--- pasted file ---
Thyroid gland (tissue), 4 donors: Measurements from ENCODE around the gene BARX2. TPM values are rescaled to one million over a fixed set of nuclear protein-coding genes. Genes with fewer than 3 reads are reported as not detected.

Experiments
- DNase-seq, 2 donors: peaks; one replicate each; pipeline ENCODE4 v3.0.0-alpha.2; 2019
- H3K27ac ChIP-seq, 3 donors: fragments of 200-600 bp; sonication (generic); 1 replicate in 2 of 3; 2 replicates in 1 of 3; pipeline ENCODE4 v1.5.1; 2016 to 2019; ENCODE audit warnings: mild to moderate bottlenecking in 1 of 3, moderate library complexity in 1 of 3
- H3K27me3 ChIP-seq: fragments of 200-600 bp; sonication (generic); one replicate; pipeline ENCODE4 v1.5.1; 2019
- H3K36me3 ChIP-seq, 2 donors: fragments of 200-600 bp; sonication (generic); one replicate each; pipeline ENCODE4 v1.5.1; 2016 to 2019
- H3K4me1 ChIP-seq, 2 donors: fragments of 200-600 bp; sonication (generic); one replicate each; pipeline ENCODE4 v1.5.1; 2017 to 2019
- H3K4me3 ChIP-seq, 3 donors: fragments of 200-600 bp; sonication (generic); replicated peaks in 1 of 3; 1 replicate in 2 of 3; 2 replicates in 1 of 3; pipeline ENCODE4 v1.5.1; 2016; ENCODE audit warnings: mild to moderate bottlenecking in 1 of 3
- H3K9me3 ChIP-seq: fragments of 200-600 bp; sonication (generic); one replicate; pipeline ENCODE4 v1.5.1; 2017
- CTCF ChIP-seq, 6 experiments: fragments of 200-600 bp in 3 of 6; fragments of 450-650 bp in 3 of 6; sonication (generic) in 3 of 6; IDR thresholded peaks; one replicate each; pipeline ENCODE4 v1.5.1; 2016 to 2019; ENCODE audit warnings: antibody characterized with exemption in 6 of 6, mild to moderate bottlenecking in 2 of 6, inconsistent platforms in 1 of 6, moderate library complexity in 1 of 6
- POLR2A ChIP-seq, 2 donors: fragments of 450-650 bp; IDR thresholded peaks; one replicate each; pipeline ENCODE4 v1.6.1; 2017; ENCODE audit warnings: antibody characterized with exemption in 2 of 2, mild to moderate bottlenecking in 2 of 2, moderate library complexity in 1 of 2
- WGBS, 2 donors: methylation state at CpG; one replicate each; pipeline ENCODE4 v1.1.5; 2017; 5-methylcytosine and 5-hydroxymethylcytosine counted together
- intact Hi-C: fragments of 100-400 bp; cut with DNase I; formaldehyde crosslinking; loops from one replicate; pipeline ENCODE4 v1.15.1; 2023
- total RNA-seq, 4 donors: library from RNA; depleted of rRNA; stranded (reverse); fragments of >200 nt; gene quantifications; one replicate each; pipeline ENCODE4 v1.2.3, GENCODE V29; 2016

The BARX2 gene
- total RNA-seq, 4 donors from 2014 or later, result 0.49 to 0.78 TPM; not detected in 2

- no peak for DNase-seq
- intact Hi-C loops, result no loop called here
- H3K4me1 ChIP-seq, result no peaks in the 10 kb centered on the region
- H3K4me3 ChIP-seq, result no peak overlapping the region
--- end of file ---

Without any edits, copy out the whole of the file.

Thyroid gland (tissue), 4 donors: Measurements from ENCODE around the gene BARX2. TPM values are rescaled to one million over a fixed set of nuclear protein-coding genes. Genes with fewer than 3 reads are reported as not detected.

Experiments
- DNase-seq, 2 donors: peaks; one replicate each; pipeline ENCODE4 v3.0.0-alpha.2; 2019
- H3K27ac ChIP-seq, 3 donors: fragments of 200-600 bp; sonication (generic); 1 replicate in 2 of 3; 2 replicates in 1 of 3; pipeline ENCODE4 v1.5.1; 2016 to 2019; ENCODE audit warnings: mild to moderate bottlenecking in 1 of 3, moderate library complexity in 1 of 3
- H3K27me3 ChIP-seq: fragments of 200-600 bp; sonication (generic); one replicate; pipeline ENCODE4 v1.5.1; 2019
- H3K36me3 ChIP-seq, 2 donors: fragments of 200-600 bp; sonication (generic); one replicate each; pipeline ENCODE4 v1.5.1; 2016 to 2019
- H3K4me1 ChIP-seq, 2 donors: fragments of 200-600 bp; sonication (generic); one replicate each; pipeline ENCODE4 v1.5.1; 2017 to 2019
- H3K4me3 ChIP-seq, 3 donors: fragments of 200-600 bp; sonication (generic); replicated peaks in 1 of 3; 1 replicate in 2 of 3; 2 replicates in 1 of 3; pipeline ENCODE4 v1.5.1; 2016; ENCODE audit warnings: mild to moderate bottlenecking in 1 of 3
- H3K9me3 ChIP-seq: fragments of 200-600 bp; sonication (generic); one replicate; pipeline ENCODE4 v1.5.1; 2017
- CTCF ChIP-seq, 6 experiments: fragments of 200-600 bp in 3 of 6; fragments of 450-650 bp in 3 of 6; sonication (generic) in 3 of 6; IDR thresholded peaks; one replicate each; pipeline ENCODE4 v1.5.1; 2016 to 2019; ENCODE audit warnings: antibody characterized with exemption in 6 of 6, mild to moderate bottlenecking in 2 of 6, inconsistent platforms in 1 of 6, moderate library complexity in 1 of 6
- POLR2A ChIP-seq, 2 donors: fragments of 450-650 bp; IDR thresholded peaks; one replicate each; pipeline ENCODE4 v1.6.1; 2017; ENCODE audit warnings: antibody characterized with exemption in 2 of 2, mild to moderate bottlenecking in 2 of 2, moderate library complexity in 1 of 2
- WGBS, 2 donors: methylation state at CpG; one replicate each; pipeline ENCODE4 v1.1.5; 2017; 5-methylcytosine and 5-hydroxymethylcytosine counted together
- intact Hi-C: fragments of 100-400 bp; cut with DNase I; formaldehyde crosslinking; loops from one replicate; pipeline ENCODE4 v1.15.1; 2023
- total RNA-seq, 4 donors: library from RNA; depleted of rRNA; stranded (reverse); fragments of >200 nt; gene quantifications; one replicate each; pipeline ENCODE4 v1.2.3, GENCODE V29; 2016

The BARX2 gene
- total RNA-seq, 4 donors from 2014 or later, result 0.49 to 0.78 TPM; not detected in 2

- no peak for DNase-seq
- intact Hi-C loops, result no loop called here
- H3K4me1 ChIP-seq, result no peaks in the 10 kb centered on the region
- H3K4me3 ChIP-seq, result no peak overlapping the region